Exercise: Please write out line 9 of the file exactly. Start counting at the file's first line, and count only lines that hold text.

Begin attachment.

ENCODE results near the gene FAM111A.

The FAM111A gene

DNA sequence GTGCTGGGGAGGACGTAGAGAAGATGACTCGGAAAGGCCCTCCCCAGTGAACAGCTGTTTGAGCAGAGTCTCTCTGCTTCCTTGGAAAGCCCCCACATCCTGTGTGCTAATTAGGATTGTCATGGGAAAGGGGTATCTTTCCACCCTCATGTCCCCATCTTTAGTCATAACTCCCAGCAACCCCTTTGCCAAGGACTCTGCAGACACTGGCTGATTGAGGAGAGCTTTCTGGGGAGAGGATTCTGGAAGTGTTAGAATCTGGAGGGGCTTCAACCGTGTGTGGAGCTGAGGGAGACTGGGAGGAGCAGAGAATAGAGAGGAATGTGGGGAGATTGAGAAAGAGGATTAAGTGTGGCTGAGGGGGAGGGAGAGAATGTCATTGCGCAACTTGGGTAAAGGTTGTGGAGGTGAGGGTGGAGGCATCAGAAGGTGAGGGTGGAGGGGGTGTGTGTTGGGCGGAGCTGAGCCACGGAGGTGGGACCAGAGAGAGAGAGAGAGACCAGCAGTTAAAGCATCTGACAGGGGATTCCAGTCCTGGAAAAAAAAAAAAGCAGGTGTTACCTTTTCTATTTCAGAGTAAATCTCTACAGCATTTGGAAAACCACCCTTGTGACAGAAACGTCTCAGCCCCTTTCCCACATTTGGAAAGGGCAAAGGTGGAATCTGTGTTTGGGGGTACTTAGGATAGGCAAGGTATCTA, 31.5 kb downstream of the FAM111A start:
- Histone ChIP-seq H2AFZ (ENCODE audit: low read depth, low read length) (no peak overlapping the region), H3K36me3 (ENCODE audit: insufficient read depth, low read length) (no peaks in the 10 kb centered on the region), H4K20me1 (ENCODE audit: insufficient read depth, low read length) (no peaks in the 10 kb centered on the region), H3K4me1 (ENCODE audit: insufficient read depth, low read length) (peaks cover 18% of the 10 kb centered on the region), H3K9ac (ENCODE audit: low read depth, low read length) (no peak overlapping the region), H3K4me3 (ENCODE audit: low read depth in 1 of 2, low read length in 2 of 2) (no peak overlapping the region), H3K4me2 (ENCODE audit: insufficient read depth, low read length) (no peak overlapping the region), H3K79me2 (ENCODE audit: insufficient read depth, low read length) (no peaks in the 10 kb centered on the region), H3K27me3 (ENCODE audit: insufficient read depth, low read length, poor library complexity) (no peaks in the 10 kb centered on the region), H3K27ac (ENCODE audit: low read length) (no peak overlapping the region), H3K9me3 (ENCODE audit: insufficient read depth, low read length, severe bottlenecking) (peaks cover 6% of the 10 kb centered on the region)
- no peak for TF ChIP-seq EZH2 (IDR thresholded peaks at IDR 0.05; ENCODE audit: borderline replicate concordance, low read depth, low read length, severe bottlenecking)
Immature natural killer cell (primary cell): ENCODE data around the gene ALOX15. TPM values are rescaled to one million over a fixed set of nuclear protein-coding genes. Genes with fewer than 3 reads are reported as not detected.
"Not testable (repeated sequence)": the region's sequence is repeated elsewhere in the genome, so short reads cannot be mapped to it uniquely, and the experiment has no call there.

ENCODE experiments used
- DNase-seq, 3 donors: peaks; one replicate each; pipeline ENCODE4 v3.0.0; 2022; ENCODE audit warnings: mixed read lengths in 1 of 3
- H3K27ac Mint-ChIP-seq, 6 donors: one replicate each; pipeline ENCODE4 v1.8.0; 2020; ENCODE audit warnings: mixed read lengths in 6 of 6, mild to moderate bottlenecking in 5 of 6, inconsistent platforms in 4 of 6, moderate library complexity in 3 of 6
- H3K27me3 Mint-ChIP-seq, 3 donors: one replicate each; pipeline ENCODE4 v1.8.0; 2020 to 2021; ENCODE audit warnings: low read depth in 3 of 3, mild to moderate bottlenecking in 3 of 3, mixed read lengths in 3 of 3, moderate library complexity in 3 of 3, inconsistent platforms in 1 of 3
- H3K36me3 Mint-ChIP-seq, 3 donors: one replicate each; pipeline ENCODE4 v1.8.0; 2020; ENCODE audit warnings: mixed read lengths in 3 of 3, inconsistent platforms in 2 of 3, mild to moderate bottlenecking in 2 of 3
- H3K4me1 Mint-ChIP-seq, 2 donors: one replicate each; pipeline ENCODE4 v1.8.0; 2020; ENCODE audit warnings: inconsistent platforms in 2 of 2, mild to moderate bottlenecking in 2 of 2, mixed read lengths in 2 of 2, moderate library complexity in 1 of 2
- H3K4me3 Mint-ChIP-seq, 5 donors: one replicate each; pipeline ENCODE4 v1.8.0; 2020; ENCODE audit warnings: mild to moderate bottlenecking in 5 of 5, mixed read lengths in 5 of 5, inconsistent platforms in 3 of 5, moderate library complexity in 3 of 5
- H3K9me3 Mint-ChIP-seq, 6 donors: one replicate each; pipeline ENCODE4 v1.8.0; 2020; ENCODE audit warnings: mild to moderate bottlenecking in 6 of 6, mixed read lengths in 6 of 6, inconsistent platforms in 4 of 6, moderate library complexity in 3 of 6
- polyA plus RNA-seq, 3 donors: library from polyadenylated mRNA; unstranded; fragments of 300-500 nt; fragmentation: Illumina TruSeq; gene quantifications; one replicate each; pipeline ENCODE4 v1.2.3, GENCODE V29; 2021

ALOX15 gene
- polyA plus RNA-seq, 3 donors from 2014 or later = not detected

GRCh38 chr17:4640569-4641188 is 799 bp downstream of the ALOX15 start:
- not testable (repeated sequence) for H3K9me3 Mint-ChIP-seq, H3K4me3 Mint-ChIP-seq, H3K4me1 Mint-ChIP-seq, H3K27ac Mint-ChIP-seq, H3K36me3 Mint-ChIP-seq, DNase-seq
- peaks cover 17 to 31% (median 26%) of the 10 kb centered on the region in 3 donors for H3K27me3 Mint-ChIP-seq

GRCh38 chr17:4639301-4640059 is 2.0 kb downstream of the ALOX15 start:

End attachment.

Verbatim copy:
- DNase-seq, 3 donors: peaks; one replicate each; pipeline ENCODE4 v3.0.0; 2022; ENCODE audit warnings: mixed read lengths in 1 of 3